Conservative tightwads, just think for a moment beyond the nonsensical "small government" talking point. Walker's typical non-answer, where he brags about how many people in Wisconsin had insurance once (under a Democratic governor who fought for it), completely ignores the fact that that was the result of our dramatically expanded Medicaid program (up to 400% of poverty). Using "big government" Medicaid coverage from the past, as a way to get rid of supposed "big government" health care now, is a con and down-the-rabbit-hole insulting:
Supreme Court May Kill the Affordable Care Act: This analysis by Motley Fool is right on the money, saying that even after American got their insurance on the exchanges with the included tax credits, coverage was still too expensive, forcing them to drop out. Can you imagine going back to the same old system? By the way, Republicans are trying to spin away from "going back to the same old system" by confusing the terminology with "patient centered" mumbo jumbo.
In order for the health reform law to be successful, it'll need people that enroll to actually continue paying their premium. This is the only way that medical care costs get spread out over a greater swath of the public, which is needed to control medical care cost inflation. However, between April and mid-October, for instance, around 1 million people stopped paying for their health insurance. The program will need to minimize this attrition in 2015 and beyond in order to be successful.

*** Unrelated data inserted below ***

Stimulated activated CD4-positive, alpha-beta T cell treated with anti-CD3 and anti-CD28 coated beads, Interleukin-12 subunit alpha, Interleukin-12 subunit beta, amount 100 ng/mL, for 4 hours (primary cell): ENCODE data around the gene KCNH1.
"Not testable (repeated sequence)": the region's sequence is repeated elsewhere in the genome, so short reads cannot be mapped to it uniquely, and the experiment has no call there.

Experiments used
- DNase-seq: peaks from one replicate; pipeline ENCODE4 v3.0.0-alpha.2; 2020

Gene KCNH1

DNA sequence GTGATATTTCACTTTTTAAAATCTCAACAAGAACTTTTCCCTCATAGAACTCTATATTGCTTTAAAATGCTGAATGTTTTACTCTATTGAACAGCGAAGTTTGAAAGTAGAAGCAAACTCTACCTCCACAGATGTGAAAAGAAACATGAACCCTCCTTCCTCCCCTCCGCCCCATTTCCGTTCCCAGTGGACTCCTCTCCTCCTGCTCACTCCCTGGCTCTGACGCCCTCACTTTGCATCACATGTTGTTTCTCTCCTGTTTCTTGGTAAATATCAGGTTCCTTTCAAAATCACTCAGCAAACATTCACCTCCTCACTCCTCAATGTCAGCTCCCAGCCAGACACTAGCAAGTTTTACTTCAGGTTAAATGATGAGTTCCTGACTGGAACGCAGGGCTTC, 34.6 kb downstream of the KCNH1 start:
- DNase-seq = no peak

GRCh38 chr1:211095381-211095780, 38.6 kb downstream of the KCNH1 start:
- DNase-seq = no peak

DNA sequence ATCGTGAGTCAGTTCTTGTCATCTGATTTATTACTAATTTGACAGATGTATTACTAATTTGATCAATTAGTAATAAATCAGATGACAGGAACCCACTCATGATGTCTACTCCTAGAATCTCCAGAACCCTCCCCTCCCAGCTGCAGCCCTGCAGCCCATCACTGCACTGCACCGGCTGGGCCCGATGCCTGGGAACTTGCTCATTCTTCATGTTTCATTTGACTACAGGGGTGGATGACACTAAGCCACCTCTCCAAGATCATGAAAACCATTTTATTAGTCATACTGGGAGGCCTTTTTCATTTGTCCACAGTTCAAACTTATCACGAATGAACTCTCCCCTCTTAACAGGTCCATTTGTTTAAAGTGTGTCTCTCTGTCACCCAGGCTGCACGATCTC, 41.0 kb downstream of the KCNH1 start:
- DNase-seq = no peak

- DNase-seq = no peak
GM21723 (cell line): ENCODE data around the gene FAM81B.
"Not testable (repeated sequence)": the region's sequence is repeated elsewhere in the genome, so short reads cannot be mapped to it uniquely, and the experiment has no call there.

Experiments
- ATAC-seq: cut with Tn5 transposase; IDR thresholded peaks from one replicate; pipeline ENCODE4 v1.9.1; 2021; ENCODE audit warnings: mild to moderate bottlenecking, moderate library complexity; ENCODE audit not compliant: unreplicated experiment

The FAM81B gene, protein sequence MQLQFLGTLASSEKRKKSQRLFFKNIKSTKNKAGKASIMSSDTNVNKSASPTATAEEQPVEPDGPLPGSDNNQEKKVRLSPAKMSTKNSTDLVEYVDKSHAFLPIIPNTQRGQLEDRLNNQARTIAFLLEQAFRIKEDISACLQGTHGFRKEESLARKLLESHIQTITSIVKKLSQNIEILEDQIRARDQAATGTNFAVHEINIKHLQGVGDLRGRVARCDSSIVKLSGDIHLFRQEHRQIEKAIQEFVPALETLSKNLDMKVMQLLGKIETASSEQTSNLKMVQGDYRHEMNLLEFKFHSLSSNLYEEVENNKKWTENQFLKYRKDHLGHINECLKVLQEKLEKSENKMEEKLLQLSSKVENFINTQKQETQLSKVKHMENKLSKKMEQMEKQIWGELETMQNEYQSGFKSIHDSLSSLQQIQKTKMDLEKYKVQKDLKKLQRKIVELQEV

Obamacare enrollments from week six (Dec. 20 to Dec. 26) continue to point toward the law bringing in more than the 9.1 million people (as) predicted. Based on data for just the 37 states operating under the federally run Healthcare.gov, nearly 6.5 million people have selected plans.
More Americans tighten belts, incomes decline, need ACA Tax Credits: Motley Fool also points out those getting tax credits to help pay for premiums has increased. While they say that's a problem, I say that tells us American incomes are not keeping up. In fact the government numbers say incomes have decreased again. And if the activist conservative Supreme Court strikes down the ACA and the tax credits...?
Nearly 317,000 people window-shopped healthcare plans on Healthcare.gov and close to 1.4 million users were active on the site. The implication is that interest in obtaining health insurance is still high for many uninsured Americans ... a whopping 87% of people enrolled through Healthcare.gov (5.6 million people) between Nov. 15, 2014, and Dec. 15, 2014, were getting financial assistance, also known as a subsidy. This is up from the 80% of enrollees ... this seven percentage point rise could be a potential death knell for Obamacare based on a Supreme Court case expected to be ruled on sometime in June. Plaintiffs in the case argue that the language of the ACA is structured in such a way that only states running their own exchanges can divvy out subsidies to eligible individuals. Thus, if the Supreme Court finds in favor of the plaintiffs, it would mean that the 5.6 million people currently receiving subsidies via Healthcare.gov, the federally run exchange, would no longer receive those payments.